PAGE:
This is the moment I’m always looking out for in therapy—when the implicit mind compares the old learning and another subjectively true learning and finds that the new learning disconfirms the original one. When this juxtaposition happens, the most common response is surprise. Sometimes surprise comes with exclamations like, “Whoa, whoa, whoa!” Other times it comes with a pullback in the neck and a widening of the eyes. Occasionally, profound confusion occurs as the surprise settles in. But many times, as with Maya, the surprise is expressed with laughter.

That’s the moment when the old neural network becomes labile (a fancy word for flexible and open to new learning). When that occurs, I know I have a four-to-five-hour window to help the old network take in the new learning. So, I go to work right away, toggling between the original way of seeing things and the new truth my client just discovered.

“Maya, you just said there is no code?”

“Yeah,” she said, still laughing. “That 11-year-old thought if she worked hard enough, she’d find a code, a secret formula to get ahead of life, to win the game. She thought she could crack the code and never be hurt like that again.” She was still giggling. “But, of course, there is no code: that doesn’t exist.” She was smiling widely now.

“I think I’m following you,” I told her. “She was sure there was a code to avoid that kind of hurt, and she was gonna find it and crack it—and if she did, she was okay to go on living.”

“Yeah,” Maya said. “And she promised herself that if she failed, she’d go ahead and choose not to live anymore. But the thing is, there is no code.”

“Say it again, Maya,” I suggested. “She knew what, but the truth is there is no code.”

“She knew there was a way to beat life and end the pain, but the truth is there is no code. Actually, I’m not so bad at being in pain. I can do hard feelings. I’m pretty together.”

“You didn’t crack a code to get together like you are,” I reflected.

“Well, I couldn’t because there is no code,” she giggled, wiping tears from her eyes. “I don’t know why I think that’s so funny, but it is. It just tickles me. There is no code.

The next week, Maya reported that her inner critic was significantly less active—not gone, but quieter and less insistent.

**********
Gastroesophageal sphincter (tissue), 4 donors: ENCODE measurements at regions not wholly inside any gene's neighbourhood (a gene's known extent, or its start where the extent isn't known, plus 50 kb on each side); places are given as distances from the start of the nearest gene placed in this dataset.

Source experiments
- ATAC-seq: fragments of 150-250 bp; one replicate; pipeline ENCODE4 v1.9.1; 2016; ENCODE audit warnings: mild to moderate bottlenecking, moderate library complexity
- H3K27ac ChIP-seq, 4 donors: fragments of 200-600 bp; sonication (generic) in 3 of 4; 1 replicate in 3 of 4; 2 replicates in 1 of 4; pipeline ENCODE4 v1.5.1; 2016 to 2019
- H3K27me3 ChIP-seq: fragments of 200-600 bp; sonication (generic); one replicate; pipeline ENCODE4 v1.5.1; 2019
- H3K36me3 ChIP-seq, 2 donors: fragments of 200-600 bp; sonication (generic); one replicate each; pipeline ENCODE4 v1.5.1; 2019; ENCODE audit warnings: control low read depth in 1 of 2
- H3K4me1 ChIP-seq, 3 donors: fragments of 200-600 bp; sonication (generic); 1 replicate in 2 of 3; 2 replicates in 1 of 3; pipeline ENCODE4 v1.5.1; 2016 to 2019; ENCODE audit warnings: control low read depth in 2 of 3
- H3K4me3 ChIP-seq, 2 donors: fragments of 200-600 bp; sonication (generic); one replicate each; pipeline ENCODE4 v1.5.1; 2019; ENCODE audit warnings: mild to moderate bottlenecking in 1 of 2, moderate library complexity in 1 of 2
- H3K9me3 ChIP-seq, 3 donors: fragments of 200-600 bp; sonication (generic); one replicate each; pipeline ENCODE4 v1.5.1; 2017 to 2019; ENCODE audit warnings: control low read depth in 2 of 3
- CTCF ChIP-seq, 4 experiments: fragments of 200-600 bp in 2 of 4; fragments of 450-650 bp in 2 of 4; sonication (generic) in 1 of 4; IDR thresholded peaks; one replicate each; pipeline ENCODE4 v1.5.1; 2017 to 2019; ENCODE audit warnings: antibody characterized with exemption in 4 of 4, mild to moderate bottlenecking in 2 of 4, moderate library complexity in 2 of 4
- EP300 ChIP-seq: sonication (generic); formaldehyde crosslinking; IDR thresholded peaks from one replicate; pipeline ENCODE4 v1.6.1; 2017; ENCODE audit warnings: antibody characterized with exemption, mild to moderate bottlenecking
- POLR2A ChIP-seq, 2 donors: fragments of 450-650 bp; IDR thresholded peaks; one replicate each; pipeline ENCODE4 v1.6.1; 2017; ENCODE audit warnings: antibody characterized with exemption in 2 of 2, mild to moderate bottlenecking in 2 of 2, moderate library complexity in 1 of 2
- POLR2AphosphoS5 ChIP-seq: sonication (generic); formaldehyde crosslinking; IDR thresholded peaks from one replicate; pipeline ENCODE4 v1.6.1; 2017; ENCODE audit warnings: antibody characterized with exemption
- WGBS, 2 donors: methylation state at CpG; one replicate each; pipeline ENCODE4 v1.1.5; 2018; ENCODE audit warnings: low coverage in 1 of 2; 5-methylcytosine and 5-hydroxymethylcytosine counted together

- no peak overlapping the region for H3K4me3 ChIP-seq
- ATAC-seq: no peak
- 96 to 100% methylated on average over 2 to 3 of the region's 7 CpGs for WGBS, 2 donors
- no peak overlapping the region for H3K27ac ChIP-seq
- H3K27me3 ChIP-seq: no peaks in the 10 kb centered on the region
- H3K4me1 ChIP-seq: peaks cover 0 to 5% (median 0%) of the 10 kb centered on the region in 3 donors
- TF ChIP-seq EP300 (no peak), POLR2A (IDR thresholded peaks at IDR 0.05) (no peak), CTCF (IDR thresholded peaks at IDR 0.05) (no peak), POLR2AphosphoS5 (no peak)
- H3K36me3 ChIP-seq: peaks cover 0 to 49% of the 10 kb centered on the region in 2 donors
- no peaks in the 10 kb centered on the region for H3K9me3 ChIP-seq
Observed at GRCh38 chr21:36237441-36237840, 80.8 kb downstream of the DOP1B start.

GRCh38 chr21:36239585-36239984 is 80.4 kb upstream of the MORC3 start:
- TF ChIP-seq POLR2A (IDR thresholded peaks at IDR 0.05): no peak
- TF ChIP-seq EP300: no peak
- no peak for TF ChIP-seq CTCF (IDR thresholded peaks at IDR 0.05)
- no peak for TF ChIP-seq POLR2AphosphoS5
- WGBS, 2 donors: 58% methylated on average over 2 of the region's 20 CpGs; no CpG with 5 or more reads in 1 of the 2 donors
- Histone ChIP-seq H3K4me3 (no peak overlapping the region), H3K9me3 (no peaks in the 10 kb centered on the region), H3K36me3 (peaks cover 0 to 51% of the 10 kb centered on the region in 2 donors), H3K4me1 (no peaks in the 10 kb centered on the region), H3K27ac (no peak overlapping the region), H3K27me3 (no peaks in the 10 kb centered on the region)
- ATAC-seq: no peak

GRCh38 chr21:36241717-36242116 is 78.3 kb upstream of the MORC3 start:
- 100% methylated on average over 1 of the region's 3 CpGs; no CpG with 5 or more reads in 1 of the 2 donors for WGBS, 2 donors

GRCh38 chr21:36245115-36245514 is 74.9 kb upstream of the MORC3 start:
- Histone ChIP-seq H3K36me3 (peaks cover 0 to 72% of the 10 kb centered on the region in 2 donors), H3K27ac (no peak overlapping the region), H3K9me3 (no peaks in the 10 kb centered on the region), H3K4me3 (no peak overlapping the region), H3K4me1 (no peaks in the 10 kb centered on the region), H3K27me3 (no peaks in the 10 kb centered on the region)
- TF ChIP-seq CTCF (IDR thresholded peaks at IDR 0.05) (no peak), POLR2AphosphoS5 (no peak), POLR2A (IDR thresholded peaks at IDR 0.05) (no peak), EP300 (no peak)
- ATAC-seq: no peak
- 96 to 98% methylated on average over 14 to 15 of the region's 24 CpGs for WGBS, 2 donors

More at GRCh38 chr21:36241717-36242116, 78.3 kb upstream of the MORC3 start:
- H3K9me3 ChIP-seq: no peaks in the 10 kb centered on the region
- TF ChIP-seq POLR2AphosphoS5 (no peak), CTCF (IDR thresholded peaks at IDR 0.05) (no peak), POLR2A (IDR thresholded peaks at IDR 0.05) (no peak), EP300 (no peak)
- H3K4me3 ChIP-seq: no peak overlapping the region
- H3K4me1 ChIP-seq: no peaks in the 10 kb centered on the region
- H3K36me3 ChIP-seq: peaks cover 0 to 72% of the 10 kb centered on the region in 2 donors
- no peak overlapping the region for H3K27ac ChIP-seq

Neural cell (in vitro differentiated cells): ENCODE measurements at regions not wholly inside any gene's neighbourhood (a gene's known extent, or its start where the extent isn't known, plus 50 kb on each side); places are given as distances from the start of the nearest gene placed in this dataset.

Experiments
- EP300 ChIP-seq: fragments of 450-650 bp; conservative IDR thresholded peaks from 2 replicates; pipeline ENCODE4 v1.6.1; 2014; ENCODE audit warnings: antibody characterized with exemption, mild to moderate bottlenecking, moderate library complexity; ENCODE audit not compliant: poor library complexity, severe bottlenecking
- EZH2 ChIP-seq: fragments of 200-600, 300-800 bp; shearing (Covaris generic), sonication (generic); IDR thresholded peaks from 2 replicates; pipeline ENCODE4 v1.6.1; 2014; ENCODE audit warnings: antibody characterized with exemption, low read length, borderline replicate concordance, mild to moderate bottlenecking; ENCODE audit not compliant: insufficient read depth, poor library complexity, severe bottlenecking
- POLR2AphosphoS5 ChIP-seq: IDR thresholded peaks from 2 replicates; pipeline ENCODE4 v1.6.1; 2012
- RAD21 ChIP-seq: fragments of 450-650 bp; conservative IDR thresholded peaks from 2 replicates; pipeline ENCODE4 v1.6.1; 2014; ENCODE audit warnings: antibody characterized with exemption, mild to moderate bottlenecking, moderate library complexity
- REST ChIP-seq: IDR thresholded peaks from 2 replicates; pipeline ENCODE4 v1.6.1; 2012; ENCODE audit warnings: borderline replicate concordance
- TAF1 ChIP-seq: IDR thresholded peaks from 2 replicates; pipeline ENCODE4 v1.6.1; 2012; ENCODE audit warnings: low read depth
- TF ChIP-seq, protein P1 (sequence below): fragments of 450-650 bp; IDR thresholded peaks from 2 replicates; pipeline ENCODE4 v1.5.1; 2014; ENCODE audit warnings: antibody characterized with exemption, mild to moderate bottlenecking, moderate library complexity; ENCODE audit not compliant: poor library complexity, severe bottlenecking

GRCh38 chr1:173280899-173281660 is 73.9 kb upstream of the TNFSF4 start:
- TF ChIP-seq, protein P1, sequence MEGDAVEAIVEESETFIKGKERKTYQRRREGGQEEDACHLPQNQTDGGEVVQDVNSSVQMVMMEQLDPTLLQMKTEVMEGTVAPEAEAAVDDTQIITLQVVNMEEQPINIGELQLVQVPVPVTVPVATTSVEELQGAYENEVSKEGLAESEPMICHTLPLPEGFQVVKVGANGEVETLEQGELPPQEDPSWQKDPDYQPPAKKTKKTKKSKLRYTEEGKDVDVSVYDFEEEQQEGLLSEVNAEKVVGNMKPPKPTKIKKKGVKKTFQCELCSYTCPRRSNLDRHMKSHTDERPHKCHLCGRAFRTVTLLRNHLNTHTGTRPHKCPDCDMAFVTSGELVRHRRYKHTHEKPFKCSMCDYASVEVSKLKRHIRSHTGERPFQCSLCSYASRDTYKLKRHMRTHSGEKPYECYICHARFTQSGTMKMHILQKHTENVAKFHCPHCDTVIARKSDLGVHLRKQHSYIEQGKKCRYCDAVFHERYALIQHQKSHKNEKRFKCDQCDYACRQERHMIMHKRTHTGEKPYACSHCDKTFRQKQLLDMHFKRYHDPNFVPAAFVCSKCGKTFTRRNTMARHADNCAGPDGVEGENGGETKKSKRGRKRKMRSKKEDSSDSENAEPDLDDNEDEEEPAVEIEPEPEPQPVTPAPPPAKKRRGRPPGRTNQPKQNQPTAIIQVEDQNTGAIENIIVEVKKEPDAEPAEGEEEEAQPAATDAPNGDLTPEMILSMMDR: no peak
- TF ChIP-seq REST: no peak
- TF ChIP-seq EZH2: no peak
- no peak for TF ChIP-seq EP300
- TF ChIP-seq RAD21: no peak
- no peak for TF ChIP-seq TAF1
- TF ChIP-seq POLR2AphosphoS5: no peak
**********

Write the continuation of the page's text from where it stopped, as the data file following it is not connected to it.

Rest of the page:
“Can you try to picture the 11-year-old?” I asked her.

“I can,” Maya said, “but she’s not on the stairs anymore. She’s petting Ruffles, the cat, and smiling.”

“That sounds like a big change,” I said. “Can you just try to think the thought I have to beat life, to beat every bad thing?”

“She’s shaking her head and laughing and petting Ruffles. She’s totally different.”

“And the inner critic? How is she with this change?” I asked.

“She still calls me stupid, but now it doesn’t bother me as much, and she’s not so sure she’s right anymore, either.”

“Do you think your inner critic likes her job?” I asked.

“God no! She wants the hell out of it,” Maya asserted. There was a pause. Then she looked at me and said, “So what now? There’s gotta be other ways she wants to help me, right?”

“I bet that’s right. Wanna find out?” I asked.

“Yes,” she said.

Moments like the one I experienced with Maya, where old learnings are updated and sticky symptoms decrease, aren’t unique to people who understand and intentionally practice memory reconsolidation, or who use the language associated with it to describe what they’re doing. Most therapies are already geared toward shifting long-term patterns in implicit memory so new understandings can replace outdated learnings. But pulling back the curtain on the mysterious and often misunderstood memory reconsolidation process, shedding light on its basic components, offers us a simple, clear scientific explanation for what occurs in the subcortical areas of the brain in breakthrough moments of therapy.

When we’re clearer about what’s happening in these moments, we bring greater precision and depth to our interventions.



Illustration Source Pedro Scassa

Juliane Taylor Shore

Juliane Taylor Shore, LMFT, LPC, SEP, is a therapist specializing in trauma recovery and couple therapy in Austin, Texas. In addition to her work with clients, she teaches therapists how to integrate neurobiological discoveries into their clinical work. Visit her website at